Thursday, March 15, 2012

More "pay for NON-performance" or employing the right kind of people?

It is quite striking that almost all new hiring at Board-level continues to be for higher and higher sign-on bonuses and for bigger and bigger salaries, even BEFORE the person has proved herself or himself in her or her new job!

The British call this the "fat cat" syndrome.

This morning I had reason to recall the research done by Professors Margit Osterloh and Bruno S. Frey (both of the University of Zurich's INSTITUTE FOR EMPIRICAL RESEARCH IN ECONOMICS) which said:

"Corporate scandals are reflected in excessive top management compensation and fraudulent accounts. These scandals cause an enormous amount of damage, not only to the companies affected, but also to the market economy as a whole. As a solution, conventional wisdom suggests more monitoring and sanctioning of management. We argue that these efforts will create a governance structure for crooks. Instead of solving the problem, they make it worse. Selfish extrinsic motivation is reinforced. We suggest measures which clash with conventional wisdom: selecting employees with pro-social intrinsic preferences, de-emphasizing variable pay for performance and strengthening the participation and self-governance of employees. These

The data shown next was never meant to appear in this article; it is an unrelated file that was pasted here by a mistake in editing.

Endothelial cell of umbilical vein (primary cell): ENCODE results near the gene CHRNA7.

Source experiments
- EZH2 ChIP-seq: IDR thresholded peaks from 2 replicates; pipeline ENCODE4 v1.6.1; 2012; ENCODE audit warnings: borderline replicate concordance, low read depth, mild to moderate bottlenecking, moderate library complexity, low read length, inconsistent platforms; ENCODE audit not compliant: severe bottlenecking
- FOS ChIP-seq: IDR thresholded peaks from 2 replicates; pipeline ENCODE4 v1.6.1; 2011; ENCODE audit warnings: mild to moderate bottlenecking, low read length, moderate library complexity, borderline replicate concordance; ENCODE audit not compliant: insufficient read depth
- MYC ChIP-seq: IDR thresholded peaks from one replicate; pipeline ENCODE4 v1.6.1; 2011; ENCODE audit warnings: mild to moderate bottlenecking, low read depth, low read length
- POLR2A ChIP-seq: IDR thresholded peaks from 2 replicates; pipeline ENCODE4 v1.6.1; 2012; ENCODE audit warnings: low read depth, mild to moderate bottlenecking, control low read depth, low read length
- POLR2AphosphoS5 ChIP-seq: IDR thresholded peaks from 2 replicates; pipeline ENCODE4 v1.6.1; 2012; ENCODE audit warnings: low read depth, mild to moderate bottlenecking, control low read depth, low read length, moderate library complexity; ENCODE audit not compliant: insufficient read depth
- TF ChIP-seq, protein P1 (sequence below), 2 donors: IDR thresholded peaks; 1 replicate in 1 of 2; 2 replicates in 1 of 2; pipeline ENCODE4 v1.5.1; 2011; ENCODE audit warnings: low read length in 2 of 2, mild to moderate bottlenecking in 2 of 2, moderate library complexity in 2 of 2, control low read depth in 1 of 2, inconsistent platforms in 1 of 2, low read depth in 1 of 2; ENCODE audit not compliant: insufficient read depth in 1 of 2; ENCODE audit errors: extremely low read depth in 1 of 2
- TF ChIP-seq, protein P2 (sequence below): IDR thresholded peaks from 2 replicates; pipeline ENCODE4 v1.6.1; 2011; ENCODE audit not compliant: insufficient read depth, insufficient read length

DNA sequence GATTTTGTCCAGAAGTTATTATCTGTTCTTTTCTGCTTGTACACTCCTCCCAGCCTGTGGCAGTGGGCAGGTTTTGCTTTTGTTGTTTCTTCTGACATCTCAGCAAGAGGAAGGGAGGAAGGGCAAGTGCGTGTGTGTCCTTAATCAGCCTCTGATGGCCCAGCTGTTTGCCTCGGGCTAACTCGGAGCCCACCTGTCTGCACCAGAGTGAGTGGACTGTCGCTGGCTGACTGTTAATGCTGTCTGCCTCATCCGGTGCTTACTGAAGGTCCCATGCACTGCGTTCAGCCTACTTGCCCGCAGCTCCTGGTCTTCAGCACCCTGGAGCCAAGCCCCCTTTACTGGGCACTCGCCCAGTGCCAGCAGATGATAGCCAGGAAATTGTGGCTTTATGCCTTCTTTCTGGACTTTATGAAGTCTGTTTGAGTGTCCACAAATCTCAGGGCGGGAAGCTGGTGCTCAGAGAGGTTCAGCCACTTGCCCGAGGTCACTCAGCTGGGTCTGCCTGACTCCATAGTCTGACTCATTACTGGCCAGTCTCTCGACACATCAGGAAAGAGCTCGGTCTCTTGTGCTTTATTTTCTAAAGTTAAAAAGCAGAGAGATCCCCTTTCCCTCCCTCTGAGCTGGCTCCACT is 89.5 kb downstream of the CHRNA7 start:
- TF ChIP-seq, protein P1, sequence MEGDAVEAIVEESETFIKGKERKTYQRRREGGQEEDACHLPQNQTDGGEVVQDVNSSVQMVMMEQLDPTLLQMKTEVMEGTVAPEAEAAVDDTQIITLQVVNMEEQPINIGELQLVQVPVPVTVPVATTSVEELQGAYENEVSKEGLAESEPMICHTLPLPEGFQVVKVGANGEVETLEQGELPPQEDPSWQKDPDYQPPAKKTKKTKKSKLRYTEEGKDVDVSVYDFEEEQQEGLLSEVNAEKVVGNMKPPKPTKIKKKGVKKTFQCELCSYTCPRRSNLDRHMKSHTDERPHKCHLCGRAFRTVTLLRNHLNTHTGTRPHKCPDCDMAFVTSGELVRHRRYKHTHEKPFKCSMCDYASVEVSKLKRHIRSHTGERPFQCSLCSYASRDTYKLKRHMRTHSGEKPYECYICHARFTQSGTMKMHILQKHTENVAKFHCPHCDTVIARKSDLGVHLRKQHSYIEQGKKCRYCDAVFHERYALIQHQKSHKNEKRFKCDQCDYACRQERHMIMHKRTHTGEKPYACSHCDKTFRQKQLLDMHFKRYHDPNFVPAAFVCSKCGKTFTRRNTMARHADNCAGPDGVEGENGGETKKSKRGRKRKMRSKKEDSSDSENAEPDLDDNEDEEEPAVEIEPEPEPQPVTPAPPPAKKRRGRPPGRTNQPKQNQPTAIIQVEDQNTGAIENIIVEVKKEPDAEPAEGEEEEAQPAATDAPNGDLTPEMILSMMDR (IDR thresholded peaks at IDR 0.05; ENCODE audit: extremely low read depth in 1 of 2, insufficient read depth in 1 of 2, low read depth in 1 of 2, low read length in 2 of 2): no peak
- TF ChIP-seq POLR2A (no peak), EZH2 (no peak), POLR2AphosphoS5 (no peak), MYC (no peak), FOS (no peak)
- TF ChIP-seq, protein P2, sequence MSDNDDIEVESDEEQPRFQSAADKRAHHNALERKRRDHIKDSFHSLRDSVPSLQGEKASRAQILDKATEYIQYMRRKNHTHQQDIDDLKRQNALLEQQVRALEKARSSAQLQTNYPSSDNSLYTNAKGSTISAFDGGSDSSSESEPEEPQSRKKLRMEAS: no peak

measures help to increase intrinsically motivated corporate virtue and honesty"
(published in: Ganna Grandori (Ed.) (2004). Corporate Governance and Firm Organization, Oxford; 191-211).

Apart from their own work in that chapter, here is just one piece of research quoted by them: "it is ...difficult to document that the increase in stock-based incentives has led CEOs to work harder, smarter, and more in the interest of shareholders.” (Murphy, K.J. 1999. Executive Compensation. In Ashenfelter, O., & Card, D. (Eds.), Handbook of Labour Economics: 2485-2563. Amsterdam: Elsevier) Sphere: Related Content

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